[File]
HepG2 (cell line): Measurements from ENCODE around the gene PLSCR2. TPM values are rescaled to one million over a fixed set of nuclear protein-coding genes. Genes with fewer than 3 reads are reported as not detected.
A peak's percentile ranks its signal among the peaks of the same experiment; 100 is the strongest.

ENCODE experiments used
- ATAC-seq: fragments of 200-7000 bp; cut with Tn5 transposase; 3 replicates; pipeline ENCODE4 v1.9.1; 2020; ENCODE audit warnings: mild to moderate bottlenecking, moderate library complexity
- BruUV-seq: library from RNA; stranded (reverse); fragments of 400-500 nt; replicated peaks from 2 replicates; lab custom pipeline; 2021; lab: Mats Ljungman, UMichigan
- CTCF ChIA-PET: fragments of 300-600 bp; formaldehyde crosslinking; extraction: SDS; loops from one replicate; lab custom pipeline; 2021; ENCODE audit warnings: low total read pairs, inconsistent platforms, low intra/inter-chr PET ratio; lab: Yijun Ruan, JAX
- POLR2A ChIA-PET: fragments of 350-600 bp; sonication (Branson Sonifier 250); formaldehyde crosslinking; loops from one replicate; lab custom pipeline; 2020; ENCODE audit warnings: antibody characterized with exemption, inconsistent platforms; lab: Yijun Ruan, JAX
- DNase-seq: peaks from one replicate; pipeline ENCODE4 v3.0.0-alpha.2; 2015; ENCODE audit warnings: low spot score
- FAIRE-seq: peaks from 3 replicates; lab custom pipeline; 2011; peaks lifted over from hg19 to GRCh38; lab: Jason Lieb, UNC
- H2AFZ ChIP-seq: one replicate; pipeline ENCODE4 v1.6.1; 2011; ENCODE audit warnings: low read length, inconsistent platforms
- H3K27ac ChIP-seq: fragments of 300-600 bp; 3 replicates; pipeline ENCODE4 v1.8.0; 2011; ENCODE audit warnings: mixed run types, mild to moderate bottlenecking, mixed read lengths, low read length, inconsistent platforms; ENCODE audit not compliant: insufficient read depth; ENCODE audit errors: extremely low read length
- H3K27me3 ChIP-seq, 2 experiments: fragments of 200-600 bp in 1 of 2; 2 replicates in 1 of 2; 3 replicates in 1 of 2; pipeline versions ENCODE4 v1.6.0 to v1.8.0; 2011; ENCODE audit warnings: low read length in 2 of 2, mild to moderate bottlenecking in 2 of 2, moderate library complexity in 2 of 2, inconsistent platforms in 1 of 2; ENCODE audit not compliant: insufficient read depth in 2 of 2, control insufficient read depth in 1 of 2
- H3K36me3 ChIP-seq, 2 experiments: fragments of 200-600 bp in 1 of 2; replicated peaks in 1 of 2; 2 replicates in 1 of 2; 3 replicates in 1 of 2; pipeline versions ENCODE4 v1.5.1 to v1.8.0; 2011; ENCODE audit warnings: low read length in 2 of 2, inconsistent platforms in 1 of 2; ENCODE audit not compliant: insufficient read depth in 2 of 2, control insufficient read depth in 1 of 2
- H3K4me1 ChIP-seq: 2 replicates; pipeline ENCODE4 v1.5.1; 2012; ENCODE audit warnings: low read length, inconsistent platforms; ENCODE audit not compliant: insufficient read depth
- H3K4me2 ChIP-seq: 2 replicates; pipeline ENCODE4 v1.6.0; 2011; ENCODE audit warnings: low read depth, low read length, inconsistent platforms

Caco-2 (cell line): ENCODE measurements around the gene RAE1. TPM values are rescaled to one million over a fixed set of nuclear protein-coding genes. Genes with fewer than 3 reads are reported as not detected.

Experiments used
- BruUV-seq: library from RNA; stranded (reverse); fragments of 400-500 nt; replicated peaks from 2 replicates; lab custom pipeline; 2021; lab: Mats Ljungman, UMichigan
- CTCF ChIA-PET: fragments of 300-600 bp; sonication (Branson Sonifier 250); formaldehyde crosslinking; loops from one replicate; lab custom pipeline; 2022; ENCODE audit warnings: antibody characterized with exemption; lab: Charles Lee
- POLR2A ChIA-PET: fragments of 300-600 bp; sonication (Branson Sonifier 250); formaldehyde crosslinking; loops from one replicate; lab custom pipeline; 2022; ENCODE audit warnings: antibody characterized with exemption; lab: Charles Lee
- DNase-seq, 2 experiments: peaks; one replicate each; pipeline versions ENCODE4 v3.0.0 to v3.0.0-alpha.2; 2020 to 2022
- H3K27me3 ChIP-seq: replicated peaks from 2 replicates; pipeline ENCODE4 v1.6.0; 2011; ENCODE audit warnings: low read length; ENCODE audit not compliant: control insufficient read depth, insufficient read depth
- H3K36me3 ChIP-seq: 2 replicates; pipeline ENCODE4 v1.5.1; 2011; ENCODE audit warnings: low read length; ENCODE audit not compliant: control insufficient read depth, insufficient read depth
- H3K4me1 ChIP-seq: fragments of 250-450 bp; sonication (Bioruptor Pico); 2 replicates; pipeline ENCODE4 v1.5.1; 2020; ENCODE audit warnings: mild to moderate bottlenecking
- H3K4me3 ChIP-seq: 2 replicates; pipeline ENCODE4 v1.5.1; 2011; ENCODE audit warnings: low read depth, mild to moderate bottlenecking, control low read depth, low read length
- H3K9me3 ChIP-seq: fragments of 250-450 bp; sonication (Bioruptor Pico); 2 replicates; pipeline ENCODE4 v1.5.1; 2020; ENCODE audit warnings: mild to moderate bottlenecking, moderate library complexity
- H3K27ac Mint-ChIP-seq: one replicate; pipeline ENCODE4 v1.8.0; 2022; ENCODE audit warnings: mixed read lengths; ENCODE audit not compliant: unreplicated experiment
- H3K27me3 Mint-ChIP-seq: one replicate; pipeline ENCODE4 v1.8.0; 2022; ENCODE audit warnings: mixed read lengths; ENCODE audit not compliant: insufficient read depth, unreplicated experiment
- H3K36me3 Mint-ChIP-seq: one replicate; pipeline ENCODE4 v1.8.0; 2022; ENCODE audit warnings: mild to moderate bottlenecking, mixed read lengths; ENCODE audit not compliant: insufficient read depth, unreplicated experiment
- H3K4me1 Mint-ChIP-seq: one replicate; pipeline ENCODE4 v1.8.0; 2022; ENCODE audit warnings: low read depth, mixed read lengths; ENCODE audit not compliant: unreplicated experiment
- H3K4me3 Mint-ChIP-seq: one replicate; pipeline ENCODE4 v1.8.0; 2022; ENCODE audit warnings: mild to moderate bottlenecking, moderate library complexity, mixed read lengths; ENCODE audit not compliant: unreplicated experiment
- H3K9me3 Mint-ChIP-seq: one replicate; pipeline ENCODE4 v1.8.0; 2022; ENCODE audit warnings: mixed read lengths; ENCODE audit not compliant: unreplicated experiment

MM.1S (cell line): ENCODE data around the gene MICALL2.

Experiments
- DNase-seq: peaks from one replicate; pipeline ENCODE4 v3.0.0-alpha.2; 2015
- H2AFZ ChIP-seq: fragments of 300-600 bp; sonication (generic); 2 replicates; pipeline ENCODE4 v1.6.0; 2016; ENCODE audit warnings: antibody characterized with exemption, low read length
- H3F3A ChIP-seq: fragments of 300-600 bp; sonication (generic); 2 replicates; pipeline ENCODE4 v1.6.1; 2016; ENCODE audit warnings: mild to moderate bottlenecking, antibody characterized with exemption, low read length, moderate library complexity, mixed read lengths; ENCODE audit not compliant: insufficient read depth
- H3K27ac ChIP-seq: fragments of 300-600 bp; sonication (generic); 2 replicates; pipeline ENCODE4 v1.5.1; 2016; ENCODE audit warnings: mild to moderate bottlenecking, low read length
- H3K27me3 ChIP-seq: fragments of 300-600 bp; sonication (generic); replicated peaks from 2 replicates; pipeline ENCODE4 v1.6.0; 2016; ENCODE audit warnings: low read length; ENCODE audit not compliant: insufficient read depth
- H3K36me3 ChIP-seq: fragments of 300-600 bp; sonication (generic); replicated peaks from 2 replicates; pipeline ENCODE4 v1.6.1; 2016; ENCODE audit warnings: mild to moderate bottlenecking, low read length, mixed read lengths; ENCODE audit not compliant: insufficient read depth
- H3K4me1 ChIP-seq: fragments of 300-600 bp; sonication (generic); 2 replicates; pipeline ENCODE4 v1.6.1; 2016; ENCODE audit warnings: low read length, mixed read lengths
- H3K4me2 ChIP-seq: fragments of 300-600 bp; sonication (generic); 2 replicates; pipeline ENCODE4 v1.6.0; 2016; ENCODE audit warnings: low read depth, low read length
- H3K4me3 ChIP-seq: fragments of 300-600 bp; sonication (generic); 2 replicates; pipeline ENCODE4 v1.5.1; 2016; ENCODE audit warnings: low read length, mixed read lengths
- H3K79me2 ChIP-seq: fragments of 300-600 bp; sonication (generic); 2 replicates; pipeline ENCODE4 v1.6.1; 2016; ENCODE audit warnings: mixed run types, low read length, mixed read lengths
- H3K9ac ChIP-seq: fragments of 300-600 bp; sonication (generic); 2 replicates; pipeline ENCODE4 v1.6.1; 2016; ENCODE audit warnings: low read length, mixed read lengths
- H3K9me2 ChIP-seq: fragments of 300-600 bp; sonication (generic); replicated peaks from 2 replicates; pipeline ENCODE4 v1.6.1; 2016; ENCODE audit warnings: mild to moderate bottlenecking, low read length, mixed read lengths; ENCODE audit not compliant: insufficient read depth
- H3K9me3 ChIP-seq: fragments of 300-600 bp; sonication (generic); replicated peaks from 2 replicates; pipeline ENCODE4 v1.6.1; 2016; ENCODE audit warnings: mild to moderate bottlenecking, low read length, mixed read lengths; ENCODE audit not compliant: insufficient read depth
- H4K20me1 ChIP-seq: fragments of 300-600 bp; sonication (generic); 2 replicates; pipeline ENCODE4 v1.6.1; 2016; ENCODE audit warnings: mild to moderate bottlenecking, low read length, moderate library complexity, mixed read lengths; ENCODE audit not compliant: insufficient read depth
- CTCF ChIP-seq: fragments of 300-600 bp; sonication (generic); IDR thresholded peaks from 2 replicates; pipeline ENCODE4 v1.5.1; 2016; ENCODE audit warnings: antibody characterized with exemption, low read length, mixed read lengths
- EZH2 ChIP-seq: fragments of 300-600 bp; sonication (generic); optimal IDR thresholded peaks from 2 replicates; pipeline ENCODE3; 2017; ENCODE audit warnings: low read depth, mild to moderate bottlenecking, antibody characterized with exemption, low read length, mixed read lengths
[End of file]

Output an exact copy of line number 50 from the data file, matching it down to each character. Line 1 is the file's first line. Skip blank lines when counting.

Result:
- EZH2 ChIP-seq: fragments of 300-600 bp; sonication (generic); optimal IDR thresholded peaks from 2 replicates; pipeline ENCODE3; 2017; ENCODE audit warnings: low read depth, mild to moderate bottlenecking, antibody characterized with exemption, low read length, mixed read lengths